An historical and psychoanalytic investigation with reference to the bride-in-white

Williams, Gavin. 2012. An historical and psychoanalytic investigation with reference to the bride-in-white. Diploma thesis, Goldsmiths, University of London [Thesis]

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Abstract or Description

Asking how the subjective experience of the bride-in-white, who marries in an Anglican Church, can best be understood led to an historical exploration of the importance of virginity, the efficacy of wearing white and Church authority. From a religious perspective, in contrast to Eve’s disobedience and ejection from God’s presence, the Virgin Mary points towards a need to appear spotless and obedient.

Although the historical investigation offers evidence to ‘when and where’, often it does not address ‘why’, so attention was turned to psychoanalysis and the junction between ‘the child’ and ‘the adult’. Key to psychoanalytic understanding suggests that childhood memories become repressed and emerge in adulthood. This thesis argues that recognised psychoanalytic concepts offer indications for the unconscious motivations of the bride. These include that the infant sets up both their own ideals and also idealises others. In infancy there can be a sense of exhibitionism without shame. That experienced during the Oedipus complex the infant negotiates separation from the mother, allowing the father to become a whole object, and in repudiating their authority finds independence. Later under the influence of envy of the mother’s relationship to the father, the infant girl develops femininity.

Interviews indicate that, although the bride has a need to appear spotless like a virgin, submit to Church authority, rather than a civil ceremony, that sometimes repudiating parental authority can be problematic, on occasions ‘penis envy’ could not be resisted prior to marriage. While the bride by wearing wedding white receives maximum attention, surprisingly the warmth generated from the familial group seems paramount. That is, the bride-in-white who marries in Church, appearing like a virgin, submitting to ecclesiastical and patriarchal authority, receives the familial group’s acceptance of her new union. A selection of plates, illustrate the themes under investigation.

Item Type:

Thesis (Diploma)

Keywords:

Adolescence, adulthood, analysis, Anglican church, baptism, Book of Common Prayer, Bible, Wilfred Bion, bisexual, bride, bride-in-white, case-study, castration, change surname, Janine Chasseguet-Smirgel, Nancy Chodorow, confetti, consanguinity, counter-transference, cultural studies, depressive position, desire, dream, Durkheim, ego-ideal, empiricism, epistemology, Eve, exhibitionism, exogamy, fantasy, family, familial, father, feminism, fetish, Sigmund Freud, genitals, girl, given away, God, grounded theory, group dynamic, hate, Heidegger, King Henry VIII, hermeneutic circle, heterosexual, heterosexuality, husband, hymen, hymenoplasty, iconography, ideal ego, idealisation, illusion, incest, incest prohibition, incest taboo, induction, infant psychological development, infancy, interpretation, interview, Otto Kernberg, Melanie Klein, Julia Kristeva, latency, love, man, marriage, marriage ceremony, matrimony, Juliet Mitchell, monogamy, mother, mothering, murderous rage, Oedipus, Oedipus complex, Oedipal triangle, ontology, penis-envy, perfection, phantasy, phenomenology, Plato, playing, polygamy, polymorphously perverse, positivism, paranoia, paranoid-schizoid position, primal phantasy, primal scene, psychoanalysis, psychoanalytic interpretation, psychodynamic, puberty, plural marriage, pure, purity, Queen Victoria, reality, reformation, regression, religious, repression, repudiation, rite of passage, scopophilia, scopophilic instinct, semi-structured questionnaire, serial monogamy, subjective experience, transference, transitional object, transitional space, unconscious, unconscious incestuous desire, Virgin Mary, virginity, vow, wedding ceremony, wedding dress, white wedding dress, wedding reception, wife, Donald Winnicott, white, woman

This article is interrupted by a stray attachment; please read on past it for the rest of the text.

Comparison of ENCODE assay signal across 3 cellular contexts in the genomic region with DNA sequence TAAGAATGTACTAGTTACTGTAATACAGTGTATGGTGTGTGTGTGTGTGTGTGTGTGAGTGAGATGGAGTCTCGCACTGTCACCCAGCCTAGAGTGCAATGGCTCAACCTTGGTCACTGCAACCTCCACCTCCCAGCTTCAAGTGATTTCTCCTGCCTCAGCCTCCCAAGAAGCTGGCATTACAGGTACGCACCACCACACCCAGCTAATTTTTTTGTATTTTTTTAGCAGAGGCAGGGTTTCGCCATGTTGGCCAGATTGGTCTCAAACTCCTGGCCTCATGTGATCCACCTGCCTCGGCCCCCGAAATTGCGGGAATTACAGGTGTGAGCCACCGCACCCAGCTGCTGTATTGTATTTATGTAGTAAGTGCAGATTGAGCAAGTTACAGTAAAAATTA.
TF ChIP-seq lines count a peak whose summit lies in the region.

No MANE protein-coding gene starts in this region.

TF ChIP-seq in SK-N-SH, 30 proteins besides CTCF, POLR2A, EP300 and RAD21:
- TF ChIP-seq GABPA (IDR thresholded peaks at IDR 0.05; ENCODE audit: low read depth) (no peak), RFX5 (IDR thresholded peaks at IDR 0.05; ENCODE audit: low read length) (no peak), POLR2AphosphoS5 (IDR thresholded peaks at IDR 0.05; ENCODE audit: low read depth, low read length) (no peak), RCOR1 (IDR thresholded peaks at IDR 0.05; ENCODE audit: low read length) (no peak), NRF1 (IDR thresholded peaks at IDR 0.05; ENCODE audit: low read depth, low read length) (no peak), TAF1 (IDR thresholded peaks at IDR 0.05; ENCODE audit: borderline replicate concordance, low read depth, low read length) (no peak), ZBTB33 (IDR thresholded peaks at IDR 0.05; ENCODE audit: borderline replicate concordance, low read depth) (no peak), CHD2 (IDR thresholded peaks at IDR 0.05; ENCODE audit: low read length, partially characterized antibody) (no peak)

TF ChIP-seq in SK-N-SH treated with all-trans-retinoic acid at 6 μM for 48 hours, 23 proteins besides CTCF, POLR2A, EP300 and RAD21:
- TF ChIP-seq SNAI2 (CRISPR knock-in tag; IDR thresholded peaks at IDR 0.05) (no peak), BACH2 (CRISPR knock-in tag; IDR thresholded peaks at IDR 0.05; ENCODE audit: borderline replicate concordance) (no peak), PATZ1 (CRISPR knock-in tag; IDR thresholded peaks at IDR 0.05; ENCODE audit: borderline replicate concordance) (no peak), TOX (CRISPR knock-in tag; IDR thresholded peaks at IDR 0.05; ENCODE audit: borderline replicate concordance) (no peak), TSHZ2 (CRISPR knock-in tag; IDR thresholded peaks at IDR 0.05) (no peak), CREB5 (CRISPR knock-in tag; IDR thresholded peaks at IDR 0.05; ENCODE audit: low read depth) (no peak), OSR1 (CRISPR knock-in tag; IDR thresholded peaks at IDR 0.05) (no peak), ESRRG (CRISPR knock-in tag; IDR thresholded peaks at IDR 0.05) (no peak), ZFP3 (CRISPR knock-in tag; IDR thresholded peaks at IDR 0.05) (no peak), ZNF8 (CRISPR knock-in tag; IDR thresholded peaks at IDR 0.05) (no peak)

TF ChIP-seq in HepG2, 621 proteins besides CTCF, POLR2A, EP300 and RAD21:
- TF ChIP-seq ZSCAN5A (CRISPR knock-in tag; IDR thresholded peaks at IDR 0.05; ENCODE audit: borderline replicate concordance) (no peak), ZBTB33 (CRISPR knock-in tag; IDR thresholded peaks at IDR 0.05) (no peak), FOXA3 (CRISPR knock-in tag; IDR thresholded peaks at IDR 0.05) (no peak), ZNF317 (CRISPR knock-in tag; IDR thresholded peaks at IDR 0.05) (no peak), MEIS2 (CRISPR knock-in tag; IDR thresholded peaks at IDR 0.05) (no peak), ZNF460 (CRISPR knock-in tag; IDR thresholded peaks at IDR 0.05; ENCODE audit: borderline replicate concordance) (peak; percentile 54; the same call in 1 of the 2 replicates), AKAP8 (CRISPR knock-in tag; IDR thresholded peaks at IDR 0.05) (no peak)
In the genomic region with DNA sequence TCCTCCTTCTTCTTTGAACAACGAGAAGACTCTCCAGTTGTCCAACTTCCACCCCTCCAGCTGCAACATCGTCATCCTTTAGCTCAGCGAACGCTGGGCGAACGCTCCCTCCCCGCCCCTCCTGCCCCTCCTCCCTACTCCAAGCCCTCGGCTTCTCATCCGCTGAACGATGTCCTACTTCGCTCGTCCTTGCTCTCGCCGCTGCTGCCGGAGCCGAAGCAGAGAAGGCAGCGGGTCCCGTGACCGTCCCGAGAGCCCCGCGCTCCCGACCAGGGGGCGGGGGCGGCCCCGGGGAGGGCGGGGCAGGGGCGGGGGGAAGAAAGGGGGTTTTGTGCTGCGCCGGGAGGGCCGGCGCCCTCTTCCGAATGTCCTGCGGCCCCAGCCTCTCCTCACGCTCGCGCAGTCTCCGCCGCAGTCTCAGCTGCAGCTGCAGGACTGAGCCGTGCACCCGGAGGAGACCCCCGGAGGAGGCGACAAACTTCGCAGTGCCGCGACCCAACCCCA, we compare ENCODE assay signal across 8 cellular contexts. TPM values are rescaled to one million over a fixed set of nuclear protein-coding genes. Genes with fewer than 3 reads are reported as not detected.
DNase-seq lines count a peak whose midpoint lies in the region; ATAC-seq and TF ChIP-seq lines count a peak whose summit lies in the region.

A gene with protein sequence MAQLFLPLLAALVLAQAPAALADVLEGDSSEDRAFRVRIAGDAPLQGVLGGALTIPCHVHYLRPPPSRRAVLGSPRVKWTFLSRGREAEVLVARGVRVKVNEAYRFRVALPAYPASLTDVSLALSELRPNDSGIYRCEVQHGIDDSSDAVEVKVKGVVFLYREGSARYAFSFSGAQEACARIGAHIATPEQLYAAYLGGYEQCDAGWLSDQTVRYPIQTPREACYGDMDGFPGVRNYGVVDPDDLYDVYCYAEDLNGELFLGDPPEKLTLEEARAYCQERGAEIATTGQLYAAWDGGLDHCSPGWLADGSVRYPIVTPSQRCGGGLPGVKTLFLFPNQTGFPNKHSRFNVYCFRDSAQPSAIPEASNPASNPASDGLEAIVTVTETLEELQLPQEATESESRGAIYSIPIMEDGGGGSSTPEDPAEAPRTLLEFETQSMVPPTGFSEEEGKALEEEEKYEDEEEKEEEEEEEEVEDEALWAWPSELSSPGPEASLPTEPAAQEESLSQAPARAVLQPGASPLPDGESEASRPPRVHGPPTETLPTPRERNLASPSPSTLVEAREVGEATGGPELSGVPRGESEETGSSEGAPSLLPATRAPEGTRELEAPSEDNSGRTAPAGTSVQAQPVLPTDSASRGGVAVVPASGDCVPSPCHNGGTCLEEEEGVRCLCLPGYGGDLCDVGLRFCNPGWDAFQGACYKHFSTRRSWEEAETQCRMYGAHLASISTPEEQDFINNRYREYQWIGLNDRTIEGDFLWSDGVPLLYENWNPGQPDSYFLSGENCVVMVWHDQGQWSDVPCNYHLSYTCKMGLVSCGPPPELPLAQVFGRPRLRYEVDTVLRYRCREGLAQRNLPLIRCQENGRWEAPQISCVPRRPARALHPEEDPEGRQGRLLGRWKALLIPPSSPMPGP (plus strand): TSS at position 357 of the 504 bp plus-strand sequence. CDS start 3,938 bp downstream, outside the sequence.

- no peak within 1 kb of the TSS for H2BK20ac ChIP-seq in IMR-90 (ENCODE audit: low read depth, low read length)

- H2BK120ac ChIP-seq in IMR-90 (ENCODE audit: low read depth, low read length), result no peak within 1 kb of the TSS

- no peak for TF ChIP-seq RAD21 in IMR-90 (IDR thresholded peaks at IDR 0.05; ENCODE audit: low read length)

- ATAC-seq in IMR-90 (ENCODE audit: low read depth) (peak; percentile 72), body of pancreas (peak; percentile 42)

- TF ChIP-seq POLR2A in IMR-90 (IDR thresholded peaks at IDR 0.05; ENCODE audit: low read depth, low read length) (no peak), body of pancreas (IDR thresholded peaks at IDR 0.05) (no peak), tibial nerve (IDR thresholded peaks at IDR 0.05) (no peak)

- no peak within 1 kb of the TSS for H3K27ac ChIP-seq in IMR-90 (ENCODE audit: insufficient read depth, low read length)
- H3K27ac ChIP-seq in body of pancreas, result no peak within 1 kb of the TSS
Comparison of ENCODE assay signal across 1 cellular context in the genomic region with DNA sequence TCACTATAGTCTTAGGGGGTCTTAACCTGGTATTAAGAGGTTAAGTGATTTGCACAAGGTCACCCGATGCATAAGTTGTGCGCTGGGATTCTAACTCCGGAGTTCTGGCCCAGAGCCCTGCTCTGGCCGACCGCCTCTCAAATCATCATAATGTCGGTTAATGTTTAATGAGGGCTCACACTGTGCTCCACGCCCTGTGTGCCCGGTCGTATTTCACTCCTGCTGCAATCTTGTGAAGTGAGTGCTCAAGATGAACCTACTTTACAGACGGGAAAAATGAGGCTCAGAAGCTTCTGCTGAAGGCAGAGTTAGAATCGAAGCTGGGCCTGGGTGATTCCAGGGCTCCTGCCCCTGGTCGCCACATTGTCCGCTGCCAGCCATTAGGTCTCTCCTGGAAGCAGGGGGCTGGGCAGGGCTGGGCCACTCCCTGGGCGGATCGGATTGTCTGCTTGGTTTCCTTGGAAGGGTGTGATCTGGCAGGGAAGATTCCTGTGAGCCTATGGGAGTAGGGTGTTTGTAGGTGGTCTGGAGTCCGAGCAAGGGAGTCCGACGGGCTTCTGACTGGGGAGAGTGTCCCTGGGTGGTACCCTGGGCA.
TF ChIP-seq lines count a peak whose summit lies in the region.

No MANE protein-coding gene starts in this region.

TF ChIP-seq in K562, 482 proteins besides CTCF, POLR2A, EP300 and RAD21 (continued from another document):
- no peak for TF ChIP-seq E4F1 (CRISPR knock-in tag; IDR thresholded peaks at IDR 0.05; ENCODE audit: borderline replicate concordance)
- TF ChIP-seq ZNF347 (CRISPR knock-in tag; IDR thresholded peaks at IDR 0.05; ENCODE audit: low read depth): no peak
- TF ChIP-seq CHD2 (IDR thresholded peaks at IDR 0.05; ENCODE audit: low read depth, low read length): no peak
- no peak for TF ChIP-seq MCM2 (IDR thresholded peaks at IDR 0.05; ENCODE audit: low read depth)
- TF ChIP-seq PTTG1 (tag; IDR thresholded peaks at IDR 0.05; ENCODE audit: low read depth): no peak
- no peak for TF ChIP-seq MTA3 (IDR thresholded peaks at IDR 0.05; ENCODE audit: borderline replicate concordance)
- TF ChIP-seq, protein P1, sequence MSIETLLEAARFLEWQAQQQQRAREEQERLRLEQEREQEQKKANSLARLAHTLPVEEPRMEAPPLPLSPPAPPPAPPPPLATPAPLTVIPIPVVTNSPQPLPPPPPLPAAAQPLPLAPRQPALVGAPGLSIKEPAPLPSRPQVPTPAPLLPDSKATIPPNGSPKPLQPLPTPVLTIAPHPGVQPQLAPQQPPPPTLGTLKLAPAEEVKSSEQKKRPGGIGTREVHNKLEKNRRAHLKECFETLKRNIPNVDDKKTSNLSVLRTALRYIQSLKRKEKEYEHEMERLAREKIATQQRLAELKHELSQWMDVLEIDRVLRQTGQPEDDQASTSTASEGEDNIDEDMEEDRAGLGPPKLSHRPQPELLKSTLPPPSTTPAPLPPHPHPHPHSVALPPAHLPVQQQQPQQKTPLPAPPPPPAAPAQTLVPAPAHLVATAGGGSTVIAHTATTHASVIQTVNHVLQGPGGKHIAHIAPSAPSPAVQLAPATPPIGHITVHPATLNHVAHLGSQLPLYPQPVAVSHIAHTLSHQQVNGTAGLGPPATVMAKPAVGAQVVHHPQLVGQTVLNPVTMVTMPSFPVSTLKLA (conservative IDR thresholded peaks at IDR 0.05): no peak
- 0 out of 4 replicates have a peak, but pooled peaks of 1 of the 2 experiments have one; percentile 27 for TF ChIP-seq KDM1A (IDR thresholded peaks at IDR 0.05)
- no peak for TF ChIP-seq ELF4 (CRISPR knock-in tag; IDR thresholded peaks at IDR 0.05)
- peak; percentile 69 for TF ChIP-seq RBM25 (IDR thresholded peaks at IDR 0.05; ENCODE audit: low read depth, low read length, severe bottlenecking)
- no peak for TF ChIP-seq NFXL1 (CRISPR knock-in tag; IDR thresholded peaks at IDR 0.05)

Departments, Centres and Research Units:

Social, Therapeutic & Community Engagement (STaCS)

Date:

7 July 2012

Item ID:

8044

Date Deposited:

03 May 2013 13:28

Last Modified:

29 Apr 2020 15:50

URI:

http://research.gold.ac.uk/id/eprint/8044

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